In the lead up to the 50th Anniversary of the historic March To Montgomery commemorated this past weekend, it was a busy week in the realm of race-agitprop. On Thursday the Huffington Post published a story titled “This Drunk White Guy In A Pickup Explains All You Need To Know About Race and Policing”, a true tour de force of investigative journalism. After my first read of the article I had serious reservations, almost all of which pointed to the suspicion I have that the incident centering as the narrative trope did not occur.
Lacking a current event to galvanize and advance your cause, just make one up, right?
Advancing the narrative is an important duty, one which ProPublica took up in earnest in their March 4 long-form piece titled “Yes, Black America Fears the Police. Here’s Why.” The crux of this piece being that a mixed race youth from out of town instinctively called the police in the aftermath of a shooting incident on Long Island, New York–which leads ultimately to disillusionment for the youngster and justification for elders who were wary of calling the police. A lot of prose is dedicated to justifying the points of view which determine that it is a fools errand to rely on the police for help in an emergency, or for justice after the fact:
As far as we could tell, no one had been hurt. The shooter was long gone, and we had seen the back of him for only a second or two. On the other hand, calling the police posed considerable risks. It carried the very real possibility of inviting disrespect, even physical harm. We had seen witnesses treated like suspects, and knew how quickly black people calling the police for help could wind up cuffed in the back of a squad car.
There you have it–the reasonably achieved justification that a portion of the population can shirk their civic duty because they have been taught to fear the system. Of course the piece never mentions the race of the assailant, which the writer claims to have seen. If it was a drunk white guy, you’d know. Race has been omitted here for a reason. The vicious circle as described by these above two pieces is self-serving, counter productive, and poisonous to the civic system.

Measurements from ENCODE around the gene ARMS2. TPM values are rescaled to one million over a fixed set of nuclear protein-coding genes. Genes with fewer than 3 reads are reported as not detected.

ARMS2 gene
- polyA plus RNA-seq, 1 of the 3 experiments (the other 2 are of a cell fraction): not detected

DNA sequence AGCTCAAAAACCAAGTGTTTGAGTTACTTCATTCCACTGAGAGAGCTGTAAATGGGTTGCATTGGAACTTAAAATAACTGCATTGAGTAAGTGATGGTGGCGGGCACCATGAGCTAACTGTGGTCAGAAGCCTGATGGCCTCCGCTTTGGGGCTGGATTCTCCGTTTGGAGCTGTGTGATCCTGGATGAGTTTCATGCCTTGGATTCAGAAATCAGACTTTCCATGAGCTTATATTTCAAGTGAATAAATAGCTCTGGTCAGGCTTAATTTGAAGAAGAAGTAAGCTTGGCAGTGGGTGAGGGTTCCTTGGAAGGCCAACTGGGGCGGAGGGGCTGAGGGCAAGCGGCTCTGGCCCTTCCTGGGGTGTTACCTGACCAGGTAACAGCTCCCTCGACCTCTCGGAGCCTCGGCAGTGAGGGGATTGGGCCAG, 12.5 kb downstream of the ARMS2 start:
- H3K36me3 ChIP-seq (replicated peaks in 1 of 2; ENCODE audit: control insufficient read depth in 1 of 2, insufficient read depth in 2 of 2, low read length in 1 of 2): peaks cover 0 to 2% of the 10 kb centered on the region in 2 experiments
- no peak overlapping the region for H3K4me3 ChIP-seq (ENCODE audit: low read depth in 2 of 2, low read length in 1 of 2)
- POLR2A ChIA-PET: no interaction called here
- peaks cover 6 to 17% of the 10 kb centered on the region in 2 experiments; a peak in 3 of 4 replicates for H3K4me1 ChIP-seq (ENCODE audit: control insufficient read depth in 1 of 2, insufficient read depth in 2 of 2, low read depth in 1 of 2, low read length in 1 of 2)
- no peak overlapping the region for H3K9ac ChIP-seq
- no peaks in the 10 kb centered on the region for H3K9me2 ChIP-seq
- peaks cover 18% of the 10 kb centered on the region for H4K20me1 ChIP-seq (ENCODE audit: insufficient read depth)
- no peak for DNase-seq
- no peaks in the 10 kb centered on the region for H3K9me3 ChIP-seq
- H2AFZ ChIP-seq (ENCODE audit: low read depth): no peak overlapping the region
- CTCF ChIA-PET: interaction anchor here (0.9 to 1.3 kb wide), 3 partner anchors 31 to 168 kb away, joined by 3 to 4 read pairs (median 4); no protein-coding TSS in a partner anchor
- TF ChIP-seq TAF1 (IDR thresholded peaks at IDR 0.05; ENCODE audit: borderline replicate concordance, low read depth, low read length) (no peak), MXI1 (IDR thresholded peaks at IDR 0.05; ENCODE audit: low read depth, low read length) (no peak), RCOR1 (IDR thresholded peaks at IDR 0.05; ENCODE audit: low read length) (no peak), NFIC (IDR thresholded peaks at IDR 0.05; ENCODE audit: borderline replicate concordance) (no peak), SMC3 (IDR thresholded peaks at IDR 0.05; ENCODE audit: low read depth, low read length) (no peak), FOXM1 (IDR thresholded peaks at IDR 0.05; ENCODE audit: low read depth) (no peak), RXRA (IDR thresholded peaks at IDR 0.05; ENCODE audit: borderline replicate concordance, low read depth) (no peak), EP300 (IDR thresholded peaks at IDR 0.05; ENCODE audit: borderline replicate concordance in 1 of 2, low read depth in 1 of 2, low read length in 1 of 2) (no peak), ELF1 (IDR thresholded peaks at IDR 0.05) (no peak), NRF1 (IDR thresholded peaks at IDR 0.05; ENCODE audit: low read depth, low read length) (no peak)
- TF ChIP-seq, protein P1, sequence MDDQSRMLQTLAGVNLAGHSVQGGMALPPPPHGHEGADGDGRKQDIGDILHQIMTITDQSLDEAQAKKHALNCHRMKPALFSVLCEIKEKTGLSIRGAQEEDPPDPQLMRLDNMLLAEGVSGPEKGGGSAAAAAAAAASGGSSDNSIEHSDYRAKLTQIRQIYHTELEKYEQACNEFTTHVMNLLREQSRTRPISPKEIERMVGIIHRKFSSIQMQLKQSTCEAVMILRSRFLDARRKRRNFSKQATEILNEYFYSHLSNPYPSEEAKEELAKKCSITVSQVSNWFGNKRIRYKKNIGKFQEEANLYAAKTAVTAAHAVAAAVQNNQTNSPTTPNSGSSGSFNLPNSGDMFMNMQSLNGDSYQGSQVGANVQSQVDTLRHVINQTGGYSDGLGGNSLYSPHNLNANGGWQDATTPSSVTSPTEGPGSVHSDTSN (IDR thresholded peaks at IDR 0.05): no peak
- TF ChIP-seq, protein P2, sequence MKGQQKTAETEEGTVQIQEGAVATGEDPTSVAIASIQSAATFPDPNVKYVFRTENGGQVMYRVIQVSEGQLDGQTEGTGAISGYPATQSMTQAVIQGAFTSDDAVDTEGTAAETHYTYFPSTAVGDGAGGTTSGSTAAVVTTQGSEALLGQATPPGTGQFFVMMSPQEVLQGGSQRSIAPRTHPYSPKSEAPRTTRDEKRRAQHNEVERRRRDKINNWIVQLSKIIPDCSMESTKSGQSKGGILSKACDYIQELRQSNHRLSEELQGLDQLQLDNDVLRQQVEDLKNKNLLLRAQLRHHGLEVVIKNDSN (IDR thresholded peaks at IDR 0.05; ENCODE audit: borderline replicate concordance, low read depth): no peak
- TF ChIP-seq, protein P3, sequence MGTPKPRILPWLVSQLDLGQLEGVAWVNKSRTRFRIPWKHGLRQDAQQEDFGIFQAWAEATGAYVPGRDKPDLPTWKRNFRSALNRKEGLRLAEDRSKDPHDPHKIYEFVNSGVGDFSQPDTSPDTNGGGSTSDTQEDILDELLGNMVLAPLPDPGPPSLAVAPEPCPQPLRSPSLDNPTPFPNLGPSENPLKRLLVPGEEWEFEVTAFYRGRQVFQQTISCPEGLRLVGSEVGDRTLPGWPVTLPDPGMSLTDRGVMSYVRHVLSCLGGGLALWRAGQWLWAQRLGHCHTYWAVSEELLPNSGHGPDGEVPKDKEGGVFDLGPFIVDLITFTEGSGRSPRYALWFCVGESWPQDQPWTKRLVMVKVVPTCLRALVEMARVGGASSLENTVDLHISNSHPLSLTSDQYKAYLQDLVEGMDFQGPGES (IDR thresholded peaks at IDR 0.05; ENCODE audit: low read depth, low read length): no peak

The very same people who decry the lack of fairness in the justice system are the same ones who do nothing to counter “Snitches get Stitches” and inner-city-crime-thug-as-hero mythology. The very same people who decry a lack of police protection refuse to cooperate with investigations, glorify law breaking, and then claim it is profiling which results in disproportionate law enforcement outcomes. That makes sense.
As President Obama and others commemorated the Selma March anniversary, sadly, another unfortunate incident happened in relation to Cops V. Civilians, this time in Madison, Wisconsin, resulting in the death of a 19 year old accused assailant Tony Robinson. Herman Cain, former Presidential Candidate, published a very good look at the resulting protest backlash and media blitz that looks directly into the hypocrisy of the rush to judgement:
When you think about it without a partisan political motive, this only makes sense. If police can’t shoot a suspect who rushes them, lunges at them or otherwise attempts to assault them, you’re basically telling the officer his only option is to fight the guy in hand-to-hand combat. You’re also giving any suspect license to assault an armed police officer because he would have no fear of being shot.
Not only that, but if the officer isn’t allowed to fire his weapon at the suspect, then the weapon itself becomes a threat to the officer because it would give the suspect a greater opportunity to grab it during the course of the struggle and use it to kill the officer.
This simply makes no sense. And all these headlines about cops “shooting unarmed suspects” – which are clearly written for the purpose of implying that’s wrong – push a narrative that’s completely false in the context of the real-world facts about police work.
I could not say it any better myself.
[Huffington Post][River Front Times][St. Louis Today][ProPublica][ABC News][New York Magazine]